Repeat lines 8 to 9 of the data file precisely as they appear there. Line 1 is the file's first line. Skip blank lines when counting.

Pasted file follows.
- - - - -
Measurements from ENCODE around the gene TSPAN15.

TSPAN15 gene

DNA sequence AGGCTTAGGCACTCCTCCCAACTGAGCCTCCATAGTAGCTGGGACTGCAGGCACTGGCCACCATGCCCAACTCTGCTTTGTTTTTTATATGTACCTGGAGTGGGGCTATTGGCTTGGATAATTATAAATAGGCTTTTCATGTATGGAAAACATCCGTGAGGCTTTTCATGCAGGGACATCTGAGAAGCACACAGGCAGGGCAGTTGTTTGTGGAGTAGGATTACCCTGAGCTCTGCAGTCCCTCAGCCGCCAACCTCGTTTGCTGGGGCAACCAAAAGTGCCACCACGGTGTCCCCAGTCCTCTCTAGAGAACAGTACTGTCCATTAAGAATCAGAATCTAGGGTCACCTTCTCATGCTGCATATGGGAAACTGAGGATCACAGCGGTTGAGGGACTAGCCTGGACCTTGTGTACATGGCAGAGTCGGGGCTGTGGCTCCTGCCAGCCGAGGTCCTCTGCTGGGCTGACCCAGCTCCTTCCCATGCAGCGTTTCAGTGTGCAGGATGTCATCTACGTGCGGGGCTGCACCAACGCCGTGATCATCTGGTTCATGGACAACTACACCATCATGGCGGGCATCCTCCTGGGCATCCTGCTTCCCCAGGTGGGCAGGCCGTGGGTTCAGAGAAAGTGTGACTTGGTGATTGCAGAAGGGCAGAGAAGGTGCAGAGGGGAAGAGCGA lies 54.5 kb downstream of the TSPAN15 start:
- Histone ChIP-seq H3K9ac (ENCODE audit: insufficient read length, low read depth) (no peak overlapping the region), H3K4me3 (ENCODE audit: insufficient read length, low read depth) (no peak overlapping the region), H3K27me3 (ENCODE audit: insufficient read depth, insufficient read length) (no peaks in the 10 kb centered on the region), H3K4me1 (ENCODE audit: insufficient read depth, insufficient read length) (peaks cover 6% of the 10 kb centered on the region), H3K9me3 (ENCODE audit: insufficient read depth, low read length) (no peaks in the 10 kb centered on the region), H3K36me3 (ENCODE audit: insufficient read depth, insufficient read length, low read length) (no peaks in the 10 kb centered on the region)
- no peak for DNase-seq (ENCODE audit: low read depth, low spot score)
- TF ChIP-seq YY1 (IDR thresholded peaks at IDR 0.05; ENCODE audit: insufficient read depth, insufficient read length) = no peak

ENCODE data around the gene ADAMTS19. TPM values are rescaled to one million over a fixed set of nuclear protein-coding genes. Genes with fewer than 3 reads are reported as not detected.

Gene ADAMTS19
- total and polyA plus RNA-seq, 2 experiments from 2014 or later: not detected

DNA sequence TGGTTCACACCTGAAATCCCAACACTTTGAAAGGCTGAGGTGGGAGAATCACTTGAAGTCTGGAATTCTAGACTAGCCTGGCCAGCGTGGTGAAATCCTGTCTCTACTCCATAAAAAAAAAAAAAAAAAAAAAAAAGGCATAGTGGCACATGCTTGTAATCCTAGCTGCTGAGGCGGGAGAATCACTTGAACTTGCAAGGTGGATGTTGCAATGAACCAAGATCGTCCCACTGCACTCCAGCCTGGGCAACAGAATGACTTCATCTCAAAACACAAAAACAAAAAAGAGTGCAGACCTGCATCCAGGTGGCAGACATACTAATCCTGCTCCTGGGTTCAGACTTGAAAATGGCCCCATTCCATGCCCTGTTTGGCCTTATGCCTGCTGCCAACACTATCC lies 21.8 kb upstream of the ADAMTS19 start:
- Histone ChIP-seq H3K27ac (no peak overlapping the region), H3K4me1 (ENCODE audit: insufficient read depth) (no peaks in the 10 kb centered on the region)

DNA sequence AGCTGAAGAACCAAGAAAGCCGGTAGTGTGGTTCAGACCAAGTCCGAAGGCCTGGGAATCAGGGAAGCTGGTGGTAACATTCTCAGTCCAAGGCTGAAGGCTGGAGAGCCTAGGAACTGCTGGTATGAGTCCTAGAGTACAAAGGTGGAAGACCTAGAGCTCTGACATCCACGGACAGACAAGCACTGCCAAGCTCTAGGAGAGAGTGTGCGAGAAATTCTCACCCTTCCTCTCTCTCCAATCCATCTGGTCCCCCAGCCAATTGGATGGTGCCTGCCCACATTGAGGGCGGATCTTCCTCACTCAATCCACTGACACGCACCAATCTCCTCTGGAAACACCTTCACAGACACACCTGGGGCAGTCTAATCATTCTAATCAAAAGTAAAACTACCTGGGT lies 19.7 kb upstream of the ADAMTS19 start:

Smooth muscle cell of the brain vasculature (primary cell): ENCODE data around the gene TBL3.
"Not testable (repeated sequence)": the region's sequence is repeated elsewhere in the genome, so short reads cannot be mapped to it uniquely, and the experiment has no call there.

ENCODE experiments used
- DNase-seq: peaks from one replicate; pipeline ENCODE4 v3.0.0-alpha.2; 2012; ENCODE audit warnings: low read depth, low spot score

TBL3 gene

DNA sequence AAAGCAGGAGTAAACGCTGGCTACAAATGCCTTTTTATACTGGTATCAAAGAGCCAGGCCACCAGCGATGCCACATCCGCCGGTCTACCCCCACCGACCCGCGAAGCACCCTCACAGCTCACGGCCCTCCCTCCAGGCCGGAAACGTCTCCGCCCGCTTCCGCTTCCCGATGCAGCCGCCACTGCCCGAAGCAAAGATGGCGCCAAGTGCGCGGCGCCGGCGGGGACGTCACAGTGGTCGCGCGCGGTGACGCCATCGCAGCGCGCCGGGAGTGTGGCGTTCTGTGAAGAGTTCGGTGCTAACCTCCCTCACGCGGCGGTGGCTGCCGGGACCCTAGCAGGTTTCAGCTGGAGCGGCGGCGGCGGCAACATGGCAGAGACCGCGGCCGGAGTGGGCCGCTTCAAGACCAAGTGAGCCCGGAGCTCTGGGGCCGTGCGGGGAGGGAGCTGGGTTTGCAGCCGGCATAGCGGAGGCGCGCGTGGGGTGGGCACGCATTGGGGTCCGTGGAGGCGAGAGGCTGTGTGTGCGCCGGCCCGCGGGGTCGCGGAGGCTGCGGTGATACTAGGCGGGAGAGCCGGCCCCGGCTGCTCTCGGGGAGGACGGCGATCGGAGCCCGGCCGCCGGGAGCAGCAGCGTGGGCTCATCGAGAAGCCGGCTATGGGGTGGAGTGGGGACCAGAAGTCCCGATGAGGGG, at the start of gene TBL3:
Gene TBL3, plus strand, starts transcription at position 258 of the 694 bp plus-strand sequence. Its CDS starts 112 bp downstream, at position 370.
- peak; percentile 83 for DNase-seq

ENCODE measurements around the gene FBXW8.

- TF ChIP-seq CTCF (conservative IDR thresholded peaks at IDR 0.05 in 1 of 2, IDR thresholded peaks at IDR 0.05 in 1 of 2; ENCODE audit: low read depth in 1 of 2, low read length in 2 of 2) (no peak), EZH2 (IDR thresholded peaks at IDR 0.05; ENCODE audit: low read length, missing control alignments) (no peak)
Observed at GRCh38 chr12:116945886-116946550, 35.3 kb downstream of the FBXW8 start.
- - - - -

Gene ADAMTS19
- total and polyA plus RNA-seq, 2 experiments from 2014 or later: not detected